Page 151. " We'll love her and love her and love her "

A Cradle Song

Sweet dreams, form a shade

O'er my lovely infant's head;

Sweet dreams of pleasant streams

By happy, silent, moony beams.


Sweet sleep, with soft down

Weave thy brows an infant crown.

Sweep sleep, Angel mild,

Hover o'er my happy child.


Sweet smiles, in the night

Hover over my delight;

Sweet smiles, Mother's smiles,

All the livelong night beguiles.


Sweet moans, dovelike sighs,

Chase not slumber from thy eyes.

Sweet moans, sweeter smiles,

All the dovelike moans beguiles.


Sleep, sleep, happy child,

All creation slept and smil'd;

Sleep, sleep, happy sleep,

While o'er thee thy mother weep.


Sweet babe, in thy face

Holy image I can trace.

Sweet babe, once like thee,

Thy maker lay and wept for me,


Wept for me, for thee, for all,

When he was an infant small

Thou his image ever see,

Heavenly face that smiles on thee,


Smiles on thee, on me, on all;

Who became an infant small.

Infant smiles are his own smiles;

Heaven & earth to peace beguiles.

Page 152. " 'Love is the child that breathes our breath/Love is the child that scatters death.' "

Page 158. " 'What are you?' I whispered. He shrugged again. 'Something like you, something like a beast, something like a bird, something like an angel.' He laughed. 'Something like that. "

Page 168. " I held her closer and her dark eyes looked right into me, right into the place where all my dreams were, and she smiled. "

A Dream (William Blake)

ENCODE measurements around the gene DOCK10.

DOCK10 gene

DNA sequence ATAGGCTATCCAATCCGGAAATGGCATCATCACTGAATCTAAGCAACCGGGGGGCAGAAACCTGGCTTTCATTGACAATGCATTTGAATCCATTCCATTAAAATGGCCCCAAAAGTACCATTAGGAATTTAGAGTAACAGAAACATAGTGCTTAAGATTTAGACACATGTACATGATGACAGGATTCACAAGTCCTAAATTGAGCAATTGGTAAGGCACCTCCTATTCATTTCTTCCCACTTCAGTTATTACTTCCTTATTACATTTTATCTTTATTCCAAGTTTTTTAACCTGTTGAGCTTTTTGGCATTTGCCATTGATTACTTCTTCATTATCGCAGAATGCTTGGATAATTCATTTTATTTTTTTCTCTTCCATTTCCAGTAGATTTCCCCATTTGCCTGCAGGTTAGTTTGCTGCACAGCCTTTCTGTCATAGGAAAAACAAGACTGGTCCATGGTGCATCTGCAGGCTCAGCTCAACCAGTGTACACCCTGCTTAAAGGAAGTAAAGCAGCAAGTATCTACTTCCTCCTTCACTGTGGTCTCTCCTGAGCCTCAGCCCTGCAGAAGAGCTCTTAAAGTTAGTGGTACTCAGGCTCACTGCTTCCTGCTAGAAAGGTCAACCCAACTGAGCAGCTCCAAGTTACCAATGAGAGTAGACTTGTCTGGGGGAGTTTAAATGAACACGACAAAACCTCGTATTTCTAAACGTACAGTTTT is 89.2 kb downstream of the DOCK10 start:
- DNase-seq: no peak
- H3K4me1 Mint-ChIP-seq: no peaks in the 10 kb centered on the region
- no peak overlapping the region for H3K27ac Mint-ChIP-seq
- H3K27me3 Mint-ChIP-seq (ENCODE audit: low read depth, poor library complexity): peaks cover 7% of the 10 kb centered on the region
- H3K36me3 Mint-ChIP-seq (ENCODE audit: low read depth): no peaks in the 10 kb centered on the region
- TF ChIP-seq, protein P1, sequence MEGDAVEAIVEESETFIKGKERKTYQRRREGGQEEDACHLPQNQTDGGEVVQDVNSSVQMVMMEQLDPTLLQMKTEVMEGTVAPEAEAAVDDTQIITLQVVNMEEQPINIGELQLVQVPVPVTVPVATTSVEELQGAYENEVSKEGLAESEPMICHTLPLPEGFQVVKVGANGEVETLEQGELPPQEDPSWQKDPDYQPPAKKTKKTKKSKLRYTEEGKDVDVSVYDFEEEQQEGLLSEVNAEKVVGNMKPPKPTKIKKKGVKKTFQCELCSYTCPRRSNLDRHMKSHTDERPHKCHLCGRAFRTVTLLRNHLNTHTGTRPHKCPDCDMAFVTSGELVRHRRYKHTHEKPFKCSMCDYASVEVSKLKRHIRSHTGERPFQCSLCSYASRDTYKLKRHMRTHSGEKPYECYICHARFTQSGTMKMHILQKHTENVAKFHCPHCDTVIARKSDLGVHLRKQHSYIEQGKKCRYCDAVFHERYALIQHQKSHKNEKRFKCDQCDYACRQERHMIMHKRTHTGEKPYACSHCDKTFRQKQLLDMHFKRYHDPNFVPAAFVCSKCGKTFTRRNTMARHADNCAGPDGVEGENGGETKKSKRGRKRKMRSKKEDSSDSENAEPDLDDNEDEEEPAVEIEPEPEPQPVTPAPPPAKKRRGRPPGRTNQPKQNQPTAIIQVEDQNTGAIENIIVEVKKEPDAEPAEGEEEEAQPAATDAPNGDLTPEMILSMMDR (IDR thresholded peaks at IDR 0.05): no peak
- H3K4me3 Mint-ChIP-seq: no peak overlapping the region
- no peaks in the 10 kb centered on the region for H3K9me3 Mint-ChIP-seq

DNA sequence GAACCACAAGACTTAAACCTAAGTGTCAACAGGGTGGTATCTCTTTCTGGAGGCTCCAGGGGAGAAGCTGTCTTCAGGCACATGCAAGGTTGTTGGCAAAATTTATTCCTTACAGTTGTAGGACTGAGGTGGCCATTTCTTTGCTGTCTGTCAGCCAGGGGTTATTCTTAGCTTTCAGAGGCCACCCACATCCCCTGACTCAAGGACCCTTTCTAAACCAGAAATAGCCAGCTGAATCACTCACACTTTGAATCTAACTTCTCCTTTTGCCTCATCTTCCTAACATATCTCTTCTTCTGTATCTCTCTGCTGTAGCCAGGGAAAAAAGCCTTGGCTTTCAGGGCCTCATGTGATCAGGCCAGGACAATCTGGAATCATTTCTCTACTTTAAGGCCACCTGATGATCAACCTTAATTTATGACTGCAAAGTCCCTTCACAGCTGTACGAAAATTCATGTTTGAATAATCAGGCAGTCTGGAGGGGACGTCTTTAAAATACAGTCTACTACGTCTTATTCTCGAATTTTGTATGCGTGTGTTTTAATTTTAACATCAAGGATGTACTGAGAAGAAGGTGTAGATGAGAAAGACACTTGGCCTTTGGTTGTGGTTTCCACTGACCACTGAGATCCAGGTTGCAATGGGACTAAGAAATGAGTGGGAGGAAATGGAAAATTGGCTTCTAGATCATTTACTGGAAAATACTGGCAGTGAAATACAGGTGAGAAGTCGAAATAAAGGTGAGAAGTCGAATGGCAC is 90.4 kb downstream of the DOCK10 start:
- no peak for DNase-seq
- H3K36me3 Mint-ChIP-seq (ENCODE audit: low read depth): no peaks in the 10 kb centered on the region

Once a dream did weave a shade

O'er my Angel-guarded bed,

That an Emmet lost its way

Where on grass methought I lay.


Troubled, 'wilder'd, and forlorn,

Dark, benighted, travel-worn,

Over many a tangled spray,

All heart-broken I heard her say:


``O, my children! do they cry?

Do they hear their father sigh?

Now they look abroad to see:

Now return and weep for me.''


Pitying, I drop'd a tear;

But I saw a glow-worm near,

Who replied: ``What wailing wight

Calls the watchman of the night?


``I am set to light the ground,

While the beetle goes his round:

Follow now the beetle's hum;

Little wanderer, hie thee home.''


Page 170. " We thought a little longer, and in the end we simply called her Joy. "

Infant Joy (William Blake)

``I have no name:

I am but two days old.

''What shall I call thee?``

I happy am,

Joy is my name.

''Sweet joy befall thee!


Pretty joy!

Sweet joy but two days old,

Sweet joy I call thee:

Thou dost smile,

I sing the while,

Sweet joy befall thee!